It’s been about a decade since I did my last book review for the Washington Post, of a Marshall McLuhan biography, so it was time for a return engagement, I guess! Yesterday’s Post featured my review of Wall Street Journal reporter Julia Angwin’s new book on the story of MySpace. (Here’s the book’s site.)
The book is very thorough, dogged business reporting, worth reading if you want to know about MySpace’s origins in the murk of the Web’s direct-marketing demimonde or if you’re interested in the corporate maneuvering around Rupert Murdoch’s 2005 acquisition of the company. It offers only some brief glimpses of the culture of MySpace, though, and I think MySpace is more interesting for the vast panorama of human behavior it provides than for its limited innovations as a Web company or for the ups and downs of its market value. Here’s the review’s conclusion:
Angwin tries to cast MySpace as “The first Hollywood Internet company” — freewheeling, glitzy, “where crazy creative people run the show” — in contrast to what I guess we’d have to call the Internet Internet companies, like Silicon Valley-based Facebook, where programmers rule the roost. But that’s a bit of a false distinction: Programmers can be crazily creative people, too, and plenty of creative types have learned to master technology. (See, for example, Pixar.)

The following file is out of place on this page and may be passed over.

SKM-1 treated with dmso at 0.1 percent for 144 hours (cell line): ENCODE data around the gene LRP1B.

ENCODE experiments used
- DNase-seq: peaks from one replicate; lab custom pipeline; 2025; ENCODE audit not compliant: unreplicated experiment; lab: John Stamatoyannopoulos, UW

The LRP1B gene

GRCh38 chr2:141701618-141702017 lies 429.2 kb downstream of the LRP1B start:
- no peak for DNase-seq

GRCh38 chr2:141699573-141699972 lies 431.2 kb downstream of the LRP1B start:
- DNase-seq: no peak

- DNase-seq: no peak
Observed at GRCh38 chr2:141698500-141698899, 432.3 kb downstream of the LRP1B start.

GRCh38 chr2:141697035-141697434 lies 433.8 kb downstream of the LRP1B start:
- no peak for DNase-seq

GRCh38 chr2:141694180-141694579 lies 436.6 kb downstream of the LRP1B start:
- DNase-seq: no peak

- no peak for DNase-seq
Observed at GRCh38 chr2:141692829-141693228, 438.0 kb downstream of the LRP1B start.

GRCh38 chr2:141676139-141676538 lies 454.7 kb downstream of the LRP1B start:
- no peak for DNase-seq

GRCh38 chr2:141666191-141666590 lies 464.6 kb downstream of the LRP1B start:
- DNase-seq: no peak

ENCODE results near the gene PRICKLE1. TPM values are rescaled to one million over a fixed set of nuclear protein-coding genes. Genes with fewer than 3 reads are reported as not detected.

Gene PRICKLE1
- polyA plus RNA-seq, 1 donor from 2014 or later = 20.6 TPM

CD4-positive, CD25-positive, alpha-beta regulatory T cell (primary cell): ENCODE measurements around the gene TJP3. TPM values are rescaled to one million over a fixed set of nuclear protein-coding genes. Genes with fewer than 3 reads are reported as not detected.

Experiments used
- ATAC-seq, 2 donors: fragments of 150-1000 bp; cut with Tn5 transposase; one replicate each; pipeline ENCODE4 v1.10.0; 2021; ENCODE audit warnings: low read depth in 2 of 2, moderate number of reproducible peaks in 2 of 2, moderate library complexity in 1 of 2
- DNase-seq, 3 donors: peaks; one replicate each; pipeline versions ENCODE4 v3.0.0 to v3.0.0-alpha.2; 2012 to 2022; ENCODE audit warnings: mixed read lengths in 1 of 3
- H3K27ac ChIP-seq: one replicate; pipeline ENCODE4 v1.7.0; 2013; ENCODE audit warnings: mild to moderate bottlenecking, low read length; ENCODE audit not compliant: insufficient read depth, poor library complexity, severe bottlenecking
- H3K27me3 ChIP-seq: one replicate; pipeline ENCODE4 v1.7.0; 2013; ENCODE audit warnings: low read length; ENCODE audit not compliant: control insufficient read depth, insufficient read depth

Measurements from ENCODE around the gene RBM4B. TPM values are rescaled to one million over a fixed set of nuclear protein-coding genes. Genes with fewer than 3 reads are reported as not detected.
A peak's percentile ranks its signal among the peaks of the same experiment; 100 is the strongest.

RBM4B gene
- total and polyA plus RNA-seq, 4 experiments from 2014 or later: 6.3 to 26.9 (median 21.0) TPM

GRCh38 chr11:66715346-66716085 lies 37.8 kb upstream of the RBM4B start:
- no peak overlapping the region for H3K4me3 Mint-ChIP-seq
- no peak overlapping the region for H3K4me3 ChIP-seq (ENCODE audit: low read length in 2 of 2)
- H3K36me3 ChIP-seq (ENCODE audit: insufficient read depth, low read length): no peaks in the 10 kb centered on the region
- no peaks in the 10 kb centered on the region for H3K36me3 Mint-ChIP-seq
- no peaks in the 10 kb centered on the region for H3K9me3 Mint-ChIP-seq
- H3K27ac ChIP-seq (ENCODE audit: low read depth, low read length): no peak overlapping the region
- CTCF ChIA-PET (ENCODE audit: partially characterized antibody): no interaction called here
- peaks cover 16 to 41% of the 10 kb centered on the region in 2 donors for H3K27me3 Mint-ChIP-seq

You can’t help getting the impression from “Stealing MySpace” that MySpace’s founders, however smart and dogged they may have been, were also opportunists who simply got lucky. That leaves us wondering about the wisdom of Murdoch’s acquisition. Facebook surpassed MySpace long ago in innovation, buzz and, more recently, actual traffic, according to some tallies. It has thereby stolen MySpace’s claim to being “most popular” and rendered Angwin’s subtitle obsolete.
Sic transit gloria Webby. Was Murdoch’s purchase of MySpace a savvy coup or just a panicked act of desperation, like Time Warner’s far more costly AOL mistake? It will take at least a few more years before we know for sure. By then, no doubt, both MySpace and Facebook will have been elbowed aside by some newcomer nobody has heard of today.
- August 4, 2010 @ 12:34:06 [Current Revision] by Scott Rosenberg
- March 16, 2009 @ 22:18:44 by Scott Rosenberg
“It’s been about a decade since I did my last book review for the Washington Post”
Looks’s like you are done for good now:
Relevant quote: “Goodbye Book World. In related news, The Washington Post is ending its Book World section, which will be downsized and folded into the regular Sunday paper.”